4 Financial Lessons Learned from an Eye Exam

I recently had my annual eye exam. Here are four personal finance lessons to apply to this experience.

1. Near Sightedness Just As Challenging As Farsightedness But Different

Near-sightedness causes distant objects to be blurry while close objects may appear normal.

In the financial realm, do you feel like you have the day-to-day financial decisions of your household mastered? Then you may struggle with identifying and actively working toward long-term goals like retirement and children’s education funding. You may be so concerned with the here and now that you fail to reflect on the future. Planning for the next three, five and 10 years requires intention and focus. (For more, see: 4 Best Personal Finance Apps for 2017.)

Farsightedness is the opposite: objects far away are clear but closer objects are difficult to see. Applying this concept to personal finance, you may be on “auto-pilot” when it comes to saving for distant 10 and 20-year old goals. Yet you struggle with day-to-day cash flow management as your family grows and careers evolve. Paying off debt may feel challenging. Alternatively, you may wonder if you should put extra cash towards an emergency fund or increase your 401(k) contribution now.

Regardless of whether you fall into the nearsighted or farsighted camp, a financial planner can help. She will provide accountability, direction and support as you develop short and long-term financial goals.

2. Surgery Isn’t for Everyone

Several months ago, I discovered I’m ineligible for LASIK surgery. Sad but true.

When it comes to personal finance, a one-time “quick fix” may not do the trick. Financial planning is a process. It evolves as your life circumstances change. The planning issues you have with three kids under the age of 10 are far different from the challenges faced by pre-retirees with children in college or retirees with grandchildren. Great financial planners will be with you for the long haul. (For more, see: Top 7 Most Common Financial Mistakes.)

3. You May Have to Run Through More Than One Scenario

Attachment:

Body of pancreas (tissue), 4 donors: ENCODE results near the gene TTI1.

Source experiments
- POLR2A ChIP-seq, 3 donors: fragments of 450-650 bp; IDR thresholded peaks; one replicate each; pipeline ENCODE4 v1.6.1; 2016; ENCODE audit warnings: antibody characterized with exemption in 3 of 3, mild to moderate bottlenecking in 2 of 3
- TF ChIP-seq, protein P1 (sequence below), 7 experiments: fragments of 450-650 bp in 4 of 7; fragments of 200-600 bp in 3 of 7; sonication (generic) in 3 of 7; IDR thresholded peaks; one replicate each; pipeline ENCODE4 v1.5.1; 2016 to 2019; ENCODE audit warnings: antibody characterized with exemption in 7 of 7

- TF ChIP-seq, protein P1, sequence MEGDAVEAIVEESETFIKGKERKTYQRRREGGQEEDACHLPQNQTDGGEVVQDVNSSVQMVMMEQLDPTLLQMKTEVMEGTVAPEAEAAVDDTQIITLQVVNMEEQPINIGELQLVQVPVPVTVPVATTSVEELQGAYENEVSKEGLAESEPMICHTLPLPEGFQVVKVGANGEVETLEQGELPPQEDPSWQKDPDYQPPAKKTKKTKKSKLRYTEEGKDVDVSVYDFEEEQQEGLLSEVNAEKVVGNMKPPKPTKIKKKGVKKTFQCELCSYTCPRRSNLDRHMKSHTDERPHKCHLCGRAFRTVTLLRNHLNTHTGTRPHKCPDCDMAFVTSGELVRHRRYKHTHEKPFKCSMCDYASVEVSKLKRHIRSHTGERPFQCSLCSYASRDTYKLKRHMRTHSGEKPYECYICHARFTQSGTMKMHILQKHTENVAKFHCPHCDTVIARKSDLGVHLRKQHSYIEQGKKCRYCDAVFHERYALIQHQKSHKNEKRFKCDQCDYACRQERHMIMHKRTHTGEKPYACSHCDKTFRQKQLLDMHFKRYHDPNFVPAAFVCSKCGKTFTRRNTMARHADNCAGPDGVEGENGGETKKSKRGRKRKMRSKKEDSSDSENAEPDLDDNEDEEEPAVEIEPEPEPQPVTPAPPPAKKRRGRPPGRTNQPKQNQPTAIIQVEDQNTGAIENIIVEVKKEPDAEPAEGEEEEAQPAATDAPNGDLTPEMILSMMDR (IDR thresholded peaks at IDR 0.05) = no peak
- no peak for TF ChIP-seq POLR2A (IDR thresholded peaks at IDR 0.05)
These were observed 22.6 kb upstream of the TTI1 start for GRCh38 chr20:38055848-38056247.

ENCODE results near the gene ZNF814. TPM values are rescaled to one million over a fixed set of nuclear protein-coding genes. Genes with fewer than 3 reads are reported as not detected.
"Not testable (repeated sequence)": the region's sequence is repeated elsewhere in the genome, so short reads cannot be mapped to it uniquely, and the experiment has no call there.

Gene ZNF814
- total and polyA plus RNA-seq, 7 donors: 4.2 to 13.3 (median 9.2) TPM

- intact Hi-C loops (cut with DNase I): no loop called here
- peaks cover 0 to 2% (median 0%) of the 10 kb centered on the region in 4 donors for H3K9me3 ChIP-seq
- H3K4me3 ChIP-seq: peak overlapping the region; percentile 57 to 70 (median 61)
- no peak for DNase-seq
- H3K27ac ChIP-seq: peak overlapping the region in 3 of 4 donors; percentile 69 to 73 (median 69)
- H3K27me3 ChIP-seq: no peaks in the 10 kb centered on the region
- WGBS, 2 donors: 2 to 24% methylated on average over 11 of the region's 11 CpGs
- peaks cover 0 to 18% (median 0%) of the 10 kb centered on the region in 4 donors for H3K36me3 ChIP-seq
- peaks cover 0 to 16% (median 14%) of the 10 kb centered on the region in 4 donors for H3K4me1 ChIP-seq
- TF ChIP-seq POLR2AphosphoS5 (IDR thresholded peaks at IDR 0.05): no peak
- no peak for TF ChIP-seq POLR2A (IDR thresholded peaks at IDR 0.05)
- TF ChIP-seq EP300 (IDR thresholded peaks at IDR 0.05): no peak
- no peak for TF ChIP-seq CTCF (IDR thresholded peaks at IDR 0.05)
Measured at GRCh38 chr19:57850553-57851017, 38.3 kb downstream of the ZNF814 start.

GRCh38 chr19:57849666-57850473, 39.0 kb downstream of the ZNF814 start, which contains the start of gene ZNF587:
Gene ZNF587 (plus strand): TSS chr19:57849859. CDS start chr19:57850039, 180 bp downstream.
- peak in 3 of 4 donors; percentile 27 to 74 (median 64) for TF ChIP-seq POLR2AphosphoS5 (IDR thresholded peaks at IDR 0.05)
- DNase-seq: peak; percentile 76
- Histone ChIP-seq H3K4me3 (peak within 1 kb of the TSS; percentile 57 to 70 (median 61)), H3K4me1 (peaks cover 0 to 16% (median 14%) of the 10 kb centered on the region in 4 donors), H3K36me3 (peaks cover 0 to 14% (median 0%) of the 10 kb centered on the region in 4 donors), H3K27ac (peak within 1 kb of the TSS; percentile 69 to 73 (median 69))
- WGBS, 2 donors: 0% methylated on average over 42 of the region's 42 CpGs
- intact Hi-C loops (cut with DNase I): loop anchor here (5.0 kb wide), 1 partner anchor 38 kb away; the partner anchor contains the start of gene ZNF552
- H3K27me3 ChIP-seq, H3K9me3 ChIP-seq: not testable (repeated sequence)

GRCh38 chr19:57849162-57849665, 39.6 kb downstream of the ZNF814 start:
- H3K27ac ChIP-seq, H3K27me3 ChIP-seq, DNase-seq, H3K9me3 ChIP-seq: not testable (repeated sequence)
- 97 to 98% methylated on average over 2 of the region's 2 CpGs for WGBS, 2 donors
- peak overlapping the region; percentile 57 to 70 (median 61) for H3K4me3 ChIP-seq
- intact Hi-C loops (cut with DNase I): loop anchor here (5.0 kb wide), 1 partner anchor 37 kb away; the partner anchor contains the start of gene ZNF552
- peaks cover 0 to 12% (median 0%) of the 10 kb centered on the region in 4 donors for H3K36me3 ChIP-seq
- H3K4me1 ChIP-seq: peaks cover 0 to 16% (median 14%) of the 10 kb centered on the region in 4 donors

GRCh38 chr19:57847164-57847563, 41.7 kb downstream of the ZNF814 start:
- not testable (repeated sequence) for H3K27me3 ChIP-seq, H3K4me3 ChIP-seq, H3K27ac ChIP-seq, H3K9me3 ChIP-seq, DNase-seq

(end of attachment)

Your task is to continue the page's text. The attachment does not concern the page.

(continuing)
The eye exam ended and my optometrist suggested new prescriptions for glasses and contact lens. I was at the office another hour as the technician explained my purchase options in detail. Ultimately, she handed over a hand-written sheet with four columns. I had to choose one.

Luckily, financial planning technology has progressed significantly in the last few years. When my clients want to explore different retirement or lifestyle scenarios, I have the option within my financial planning program to run “what If” scenarios. What if my client lives on 90% of current living expenses as opposed to 100% during retirement? What if he retires at age 65 instead of 62? Changing one variable can have a substantial impact on the likely success of a financial plan.

4. Insurance Only Lessens the Blow

I had a vision insurance plan that saved money on my annual eye exam, glasses and contact lens orders. However, the plan wasn’t enough to cover it all. I paid over $400 out of pocket.

In the personal property and health insurance realm, there’s usually a deductible. This is the amount you must pay out of pocket before any insurance benefit kicks in. In other words, you pay a recurring premium on the policy itself and the deductible if you need to file a claim. The lower the deductible, generally, the more expensive the premiums on an insurance policy. With disability insurance, large employers often cover 50 to 60% of your base salary if your disability lasts more than 180 days. What about the remaining salary that is not covered? That’s why supplemental long-term disability policies are often recommended by financial planners.

Did I do a good job connecting these two seemingly disparate concepts of an eye exam and personal finance? Comprehensive financial planning isn’t strictly about investments. Cash flow and risk management, tax strategies, legacy planning and education funding also fit in this broad basket known as personal financial planning. (For more from this author, see: 6 Ways to Make Sure You Achieve Financial Goals.)